A telescope collects light and forms a small fixed-size image at a point
(called the prime focus) that's determined by the focal length of the
optical system. You can see this image by aiming your telescope at
something bright, such as the Moon, taking out the eyepiece and star
diagonal, and holding a piece of paper behind the focuser. Move the
paper back and forth. At some point, you will find a small, but sharp,
image of the Moon projected onto the paper. This is the prime focus
image formed by the telescope. Unfortunately, human eyes typically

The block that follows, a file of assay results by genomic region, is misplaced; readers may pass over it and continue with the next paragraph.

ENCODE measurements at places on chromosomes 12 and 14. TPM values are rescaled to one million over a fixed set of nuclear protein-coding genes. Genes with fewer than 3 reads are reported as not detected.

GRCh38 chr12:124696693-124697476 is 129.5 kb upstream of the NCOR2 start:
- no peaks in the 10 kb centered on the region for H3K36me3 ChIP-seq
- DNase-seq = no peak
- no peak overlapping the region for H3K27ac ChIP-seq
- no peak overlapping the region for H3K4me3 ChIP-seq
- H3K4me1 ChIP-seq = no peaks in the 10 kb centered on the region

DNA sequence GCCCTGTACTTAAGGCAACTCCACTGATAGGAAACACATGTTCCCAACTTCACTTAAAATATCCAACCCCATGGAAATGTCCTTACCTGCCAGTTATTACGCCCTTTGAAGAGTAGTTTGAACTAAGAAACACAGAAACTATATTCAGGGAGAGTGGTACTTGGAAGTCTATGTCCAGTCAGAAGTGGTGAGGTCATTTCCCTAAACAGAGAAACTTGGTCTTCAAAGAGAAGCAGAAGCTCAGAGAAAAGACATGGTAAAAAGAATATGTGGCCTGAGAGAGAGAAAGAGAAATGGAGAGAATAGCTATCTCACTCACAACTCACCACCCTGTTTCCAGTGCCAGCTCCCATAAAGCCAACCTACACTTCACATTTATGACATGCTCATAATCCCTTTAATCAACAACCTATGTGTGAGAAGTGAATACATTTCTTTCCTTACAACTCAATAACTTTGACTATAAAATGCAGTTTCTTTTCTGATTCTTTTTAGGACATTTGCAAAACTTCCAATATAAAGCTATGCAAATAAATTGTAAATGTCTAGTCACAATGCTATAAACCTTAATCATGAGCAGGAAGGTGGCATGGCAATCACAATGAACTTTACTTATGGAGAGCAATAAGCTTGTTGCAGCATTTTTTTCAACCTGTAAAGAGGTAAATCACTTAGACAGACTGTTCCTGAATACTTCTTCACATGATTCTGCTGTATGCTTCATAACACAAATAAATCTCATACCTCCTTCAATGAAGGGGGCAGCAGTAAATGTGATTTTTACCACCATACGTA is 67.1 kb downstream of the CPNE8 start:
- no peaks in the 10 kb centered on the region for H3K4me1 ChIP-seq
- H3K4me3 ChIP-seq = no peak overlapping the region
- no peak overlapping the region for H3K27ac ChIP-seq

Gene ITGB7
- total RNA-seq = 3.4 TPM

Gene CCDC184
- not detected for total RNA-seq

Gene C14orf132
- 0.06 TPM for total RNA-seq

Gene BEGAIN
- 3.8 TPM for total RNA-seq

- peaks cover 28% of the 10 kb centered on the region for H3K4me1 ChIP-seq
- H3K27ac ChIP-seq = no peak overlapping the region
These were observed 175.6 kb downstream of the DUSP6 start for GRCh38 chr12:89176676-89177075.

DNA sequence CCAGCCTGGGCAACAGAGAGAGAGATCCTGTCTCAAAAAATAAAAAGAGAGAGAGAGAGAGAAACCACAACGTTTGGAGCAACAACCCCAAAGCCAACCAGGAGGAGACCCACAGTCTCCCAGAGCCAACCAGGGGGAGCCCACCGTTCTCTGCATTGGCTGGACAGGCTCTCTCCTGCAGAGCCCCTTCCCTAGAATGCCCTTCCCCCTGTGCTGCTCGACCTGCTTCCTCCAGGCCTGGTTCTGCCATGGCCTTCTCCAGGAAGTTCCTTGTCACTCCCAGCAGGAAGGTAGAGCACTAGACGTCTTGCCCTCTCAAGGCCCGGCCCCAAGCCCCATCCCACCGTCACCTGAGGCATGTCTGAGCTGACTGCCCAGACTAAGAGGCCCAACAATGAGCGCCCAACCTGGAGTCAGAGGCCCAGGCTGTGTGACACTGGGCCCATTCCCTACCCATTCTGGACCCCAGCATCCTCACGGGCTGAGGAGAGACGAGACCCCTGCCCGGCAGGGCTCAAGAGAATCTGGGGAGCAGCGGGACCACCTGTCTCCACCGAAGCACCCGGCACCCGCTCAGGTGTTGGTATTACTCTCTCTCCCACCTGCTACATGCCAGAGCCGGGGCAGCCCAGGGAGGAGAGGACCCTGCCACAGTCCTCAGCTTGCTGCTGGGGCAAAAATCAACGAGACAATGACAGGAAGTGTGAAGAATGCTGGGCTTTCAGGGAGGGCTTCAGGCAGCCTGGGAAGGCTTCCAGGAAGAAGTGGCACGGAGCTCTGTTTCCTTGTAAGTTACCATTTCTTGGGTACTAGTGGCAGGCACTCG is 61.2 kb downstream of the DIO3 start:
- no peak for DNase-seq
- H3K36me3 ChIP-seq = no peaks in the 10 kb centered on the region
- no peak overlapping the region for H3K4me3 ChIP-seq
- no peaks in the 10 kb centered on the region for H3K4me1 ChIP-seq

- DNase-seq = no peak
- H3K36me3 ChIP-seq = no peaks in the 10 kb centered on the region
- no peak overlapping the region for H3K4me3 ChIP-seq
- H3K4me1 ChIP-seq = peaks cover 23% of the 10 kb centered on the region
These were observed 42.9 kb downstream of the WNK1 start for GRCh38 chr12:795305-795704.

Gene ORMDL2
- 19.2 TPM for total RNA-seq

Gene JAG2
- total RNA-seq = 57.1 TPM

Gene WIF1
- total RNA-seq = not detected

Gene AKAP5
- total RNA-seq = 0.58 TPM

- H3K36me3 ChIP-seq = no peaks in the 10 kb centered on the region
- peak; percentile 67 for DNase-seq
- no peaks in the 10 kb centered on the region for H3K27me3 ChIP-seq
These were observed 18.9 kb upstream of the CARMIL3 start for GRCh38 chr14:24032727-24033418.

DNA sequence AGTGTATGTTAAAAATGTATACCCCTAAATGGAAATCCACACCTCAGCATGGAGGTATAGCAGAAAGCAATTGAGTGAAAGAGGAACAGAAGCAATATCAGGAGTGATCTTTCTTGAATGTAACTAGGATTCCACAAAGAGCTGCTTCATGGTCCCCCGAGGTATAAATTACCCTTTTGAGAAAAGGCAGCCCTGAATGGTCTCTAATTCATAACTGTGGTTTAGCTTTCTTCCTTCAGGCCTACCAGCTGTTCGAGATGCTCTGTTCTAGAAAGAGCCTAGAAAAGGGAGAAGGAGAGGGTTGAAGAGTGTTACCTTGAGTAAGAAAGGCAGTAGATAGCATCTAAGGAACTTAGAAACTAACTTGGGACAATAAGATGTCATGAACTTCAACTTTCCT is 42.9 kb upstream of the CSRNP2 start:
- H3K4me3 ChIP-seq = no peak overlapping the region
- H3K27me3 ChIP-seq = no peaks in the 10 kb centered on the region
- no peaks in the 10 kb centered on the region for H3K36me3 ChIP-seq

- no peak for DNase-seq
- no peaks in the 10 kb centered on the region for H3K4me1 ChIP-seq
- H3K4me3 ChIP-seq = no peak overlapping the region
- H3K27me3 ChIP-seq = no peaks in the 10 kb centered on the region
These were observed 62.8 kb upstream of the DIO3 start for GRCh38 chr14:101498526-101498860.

cannot focus sharply on an image unless it's more than eight inches from
the eye. This makes it difficult to see detail in the small prime focus
image formed by the telescope if it's examined solely with the unaided
eye. An eyepiece is a small microscope that allows you to get closer
than eight inches from that small fixed-focus image -- and the closer
you can get to an object, the bigger it appears. A 25mm eyepiece, for
example, lets you focus on the scope's prime focus image from an
effective distance of only 25mm (one inch away from your eye); a 12mm
eyepiece puts you half an inch away; etc. The magnification of an
eyepiece is found by dividing the telescope focal length by the eyepiece
focal length. A 25mm eyepiece used with a 2000mm focal length scope
therefore provides 80 power (2000 / 25 = 80x), making objects appear 80
times larger than they do to the bare eye (or 80 times closer, to put it
another way).